Format

Send to

Choose Destination
J Virol. 2011 Feb;85(4):1452-63. doi: 10.1128/JVI.01731-10. Epub 2010 Nov 24.

Novel functions of prototype foamy virus Gag glycine- arginine-rich boxes in reverse transcription and particle morphogenesis.

Author information

1
Institut für Virologie, Medizinische Fakultät Carl Gustav Carus, Technische Universität Dresden, Fetscherstr 74, 01307 Dresden, Germany.

Abstract

Prototype foamy virus (PFV) Gag lacks the characteristic orthoretroviral Cys-His motifs that are essential for various steps of the orthoretroviral replication cycle, such as RNA packaging, reverse transcription, infectivity, integration, and viral assembly. Instead, it contains three glycine-arginine-rich boxes (GR boxes) in its C terminus that putatively represent a functional equivalent. We used a four-plasmid replication-deficient PFV vector system, with uncoupled RNA genome packaging and structural protein translation, to analyze the effects of deletion and various substitution mutations within each GR box on particle release, particle-associated protein composition, RNA packaging, DNA content, infectivity, particle morphology, and intracellular localization. The degree of viral particle release by all mutants was similar to that of the wild type. Only minimal effects on Pol encapsidation, exogenous reverse transcriptase (RT) activity, and genomic viral RNA packaging were observed. In contrast, particle-associated DNA content and infectivity were drastically reduced for all deletion mutants and were undetectable for all alanine substitution mutants. Furthermore, GR box I mutants had significant changes in particle morphology, and GR box II mutants lacked the typical nuclear localization pattern of PFV Gag. Finally, it could be shown that GR boxes I and III, but not GR box II, can functionally complement each other. It therefore appears that, similar to the orthoretroviral Cys-His motifs, the PFV Gag GR boxes are important for RNA encapsidation, genome reverse transcription, and virion infectivity as well as for particle morphogenesis.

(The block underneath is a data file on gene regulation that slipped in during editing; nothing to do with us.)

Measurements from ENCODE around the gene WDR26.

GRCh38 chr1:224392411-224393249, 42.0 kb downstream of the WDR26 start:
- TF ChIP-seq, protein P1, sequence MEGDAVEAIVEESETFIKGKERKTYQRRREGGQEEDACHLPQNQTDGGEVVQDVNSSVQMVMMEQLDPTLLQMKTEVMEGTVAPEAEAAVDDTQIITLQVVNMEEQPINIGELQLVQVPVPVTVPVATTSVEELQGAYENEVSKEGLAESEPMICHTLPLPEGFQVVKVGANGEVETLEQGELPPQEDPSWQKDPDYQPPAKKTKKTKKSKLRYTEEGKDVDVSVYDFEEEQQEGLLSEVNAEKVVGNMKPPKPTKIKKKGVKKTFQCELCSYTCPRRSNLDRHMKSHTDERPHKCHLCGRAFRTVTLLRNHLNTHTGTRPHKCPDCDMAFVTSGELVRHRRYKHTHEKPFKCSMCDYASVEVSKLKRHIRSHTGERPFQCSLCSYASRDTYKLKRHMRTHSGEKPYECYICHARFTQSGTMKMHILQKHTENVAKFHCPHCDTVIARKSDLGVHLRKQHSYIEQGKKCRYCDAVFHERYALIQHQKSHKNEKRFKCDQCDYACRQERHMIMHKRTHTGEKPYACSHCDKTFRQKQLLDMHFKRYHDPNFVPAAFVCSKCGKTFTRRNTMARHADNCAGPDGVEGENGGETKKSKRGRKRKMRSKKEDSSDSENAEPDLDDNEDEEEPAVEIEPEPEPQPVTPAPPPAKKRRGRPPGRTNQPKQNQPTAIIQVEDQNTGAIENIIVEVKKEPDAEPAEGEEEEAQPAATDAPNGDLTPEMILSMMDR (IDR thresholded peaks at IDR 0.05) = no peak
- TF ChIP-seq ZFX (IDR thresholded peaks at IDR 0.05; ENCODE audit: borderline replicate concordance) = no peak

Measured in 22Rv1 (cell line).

PMID:
21106749
PMCID:
PMC3028916
DOI:
10.1128/JVI.01731-10
[Indexed for MEDLINE]
Free PMC Article

Supplemental Content

Full text links

Icon for HighWire Icon for PubMed Central
Loading ...
Support Center